Apple Store Oddity – They don't want my money!

Heading on MacBook Pro PageI was browsing the Apple UK store today, trying to decide whether it’s actually time to put my money into a new MacBook Pro, and I noticed something very strange. And it’s strange on two levels, multiple layers of strangeness even. I’m talking about the page you arrive at having selected to purchase a MacBook Pro. As with most online stores, Apple have listed a number of items and upgrades they think would go well with your shiny new MBP. Yet, even though they have gone for this tried and tested way of increasing sales, they haven’t followed it through with much conviction.

Software Options when buying a MBPConsider the section of the page in the screenshot to the left. You can buy various pieces of software to use on your MBP but strangely, they have used Radio Buttons to select them. It’s worth noting that from a usability point of view, there are various reasons for choosing each type of form element on a web page. Radio Buttons mean you can select one and only one option. No more, no less (typically). Usually, Radio Button elements are used to limit the choices a user can make. Are you Male or Female? You can only be one, so this would warrant a Radio Button element to choose. Check Boxes are different. Check Boxes allow for none, one or more than one options to be selected.

So let me ask you the question, if you were designing a web store and wanted to generate as many sales as possible, would you limit your customers to only one piece of software on the purchase page? No, neither would I. There are a couple of reasons you may want to, for example if the software was mutually exclusive (i.e. buy iPhoto if you’re an amateur, Aperture if you’re a Pro), but this isn’t the case here. There is only one reason I can come up with for Apple making this design decision, usability and the impact it has on customer’s perceptions. Imagine finding a check box form element on this page. Apple would haveto default to having nothing selected as opposed to selecting a “None” option by default (the concept of a “None” selection doesn’t work with Check Boxes). A user could select whichever product they wanted and move on, which is fine until you find yourself in the situation of a user wanting to change their mind. This means that they have to click the option again, which almost seems counter-intuitive when compared to the “None” selection available when using a Radio List.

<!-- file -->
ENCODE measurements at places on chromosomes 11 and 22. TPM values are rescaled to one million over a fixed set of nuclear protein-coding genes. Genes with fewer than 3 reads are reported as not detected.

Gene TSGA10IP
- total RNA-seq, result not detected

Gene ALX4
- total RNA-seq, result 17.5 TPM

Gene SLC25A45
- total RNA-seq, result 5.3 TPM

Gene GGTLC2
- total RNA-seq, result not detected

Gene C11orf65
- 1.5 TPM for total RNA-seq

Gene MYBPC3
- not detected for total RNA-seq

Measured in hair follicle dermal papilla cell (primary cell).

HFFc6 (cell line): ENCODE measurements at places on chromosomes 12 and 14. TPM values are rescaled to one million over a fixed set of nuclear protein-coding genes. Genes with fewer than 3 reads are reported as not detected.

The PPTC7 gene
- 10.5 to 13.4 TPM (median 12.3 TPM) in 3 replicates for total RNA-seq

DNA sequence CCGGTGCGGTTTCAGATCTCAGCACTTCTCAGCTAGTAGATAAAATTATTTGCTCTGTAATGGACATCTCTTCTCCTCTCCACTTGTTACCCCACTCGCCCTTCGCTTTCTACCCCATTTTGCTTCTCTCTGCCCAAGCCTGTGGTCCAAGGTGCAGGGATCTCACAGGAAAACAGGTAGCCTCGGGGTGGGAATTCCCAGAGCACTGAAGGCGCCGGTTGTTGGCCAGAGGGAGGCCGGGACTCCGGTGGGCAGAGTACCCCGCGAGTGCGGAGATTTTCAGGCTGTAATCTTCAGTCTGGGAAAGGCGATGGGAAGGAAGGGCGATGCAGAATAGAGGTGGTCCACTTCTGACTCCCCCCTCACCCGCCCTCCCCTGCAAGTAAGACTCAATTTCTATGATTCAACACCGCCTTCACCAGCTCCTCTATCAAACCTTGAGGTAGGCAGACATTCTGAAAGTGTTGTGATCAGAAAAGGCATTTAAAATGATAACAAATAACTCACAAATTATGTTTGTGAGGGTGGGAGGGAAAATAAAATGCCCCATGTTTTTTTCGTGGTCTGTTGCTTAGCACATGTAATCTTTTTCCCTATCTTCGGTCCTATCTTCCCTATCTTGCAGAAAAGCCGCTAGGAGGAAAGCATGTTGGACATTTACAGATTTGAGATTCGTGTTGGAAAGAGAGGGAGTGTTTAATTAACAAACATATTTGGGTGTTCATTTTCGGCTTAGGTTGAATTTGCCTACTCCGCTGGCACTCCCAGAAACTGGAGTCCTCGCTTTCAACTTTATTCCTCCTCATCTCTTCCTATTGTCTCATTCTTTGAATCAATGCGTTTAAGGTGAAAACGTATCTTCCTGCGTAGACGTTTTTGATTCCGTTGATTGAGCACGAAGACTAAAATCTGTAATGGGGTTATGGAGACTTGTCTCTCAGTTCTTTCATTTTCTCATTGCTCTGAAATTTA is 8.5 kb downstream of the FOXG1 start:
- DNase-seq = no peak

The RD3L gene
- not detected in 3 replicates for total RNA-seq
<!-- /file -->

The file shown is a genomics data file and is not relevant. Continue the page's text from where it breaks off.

Counter-intuitive? I bet you’re questioning that statement, and you’d be right to. It isn’t counter-intuitive to me, and it probably isn’t to you. But it may be to people who aren’t familiar with internet mechanics. For these people they have accidentally selected to purchase something and now can’t intuitively de-select it. This will leave a sour taste in people’s mouths. If you find yourself questioning my logic, consider this. You are wondering around a supermarket and you decide you fancy some steaks, so you put them in your basket and carry on your merry way. A few minutes later you realise that your date for the night is a vegetarian, so those steaks aren’t going to be popular. Now how do you get them out of your basket? Do you put them back on the shelf (i.e. select the “None” option) or do you try and put them into your basket again (i.e. clicking the radio button again to de-select it). You can scoff at my logic all you want, but this is how some people will see it.

I have to say though, despite Apple trying to target the sorts of consumers that may not be familiar with computers and the internet, it seems as if the amount of extra possible sales would far outweigh the possible confusions.  What would you do if you were Apple?  Or do you think I’ve put more thought into it than the store designers?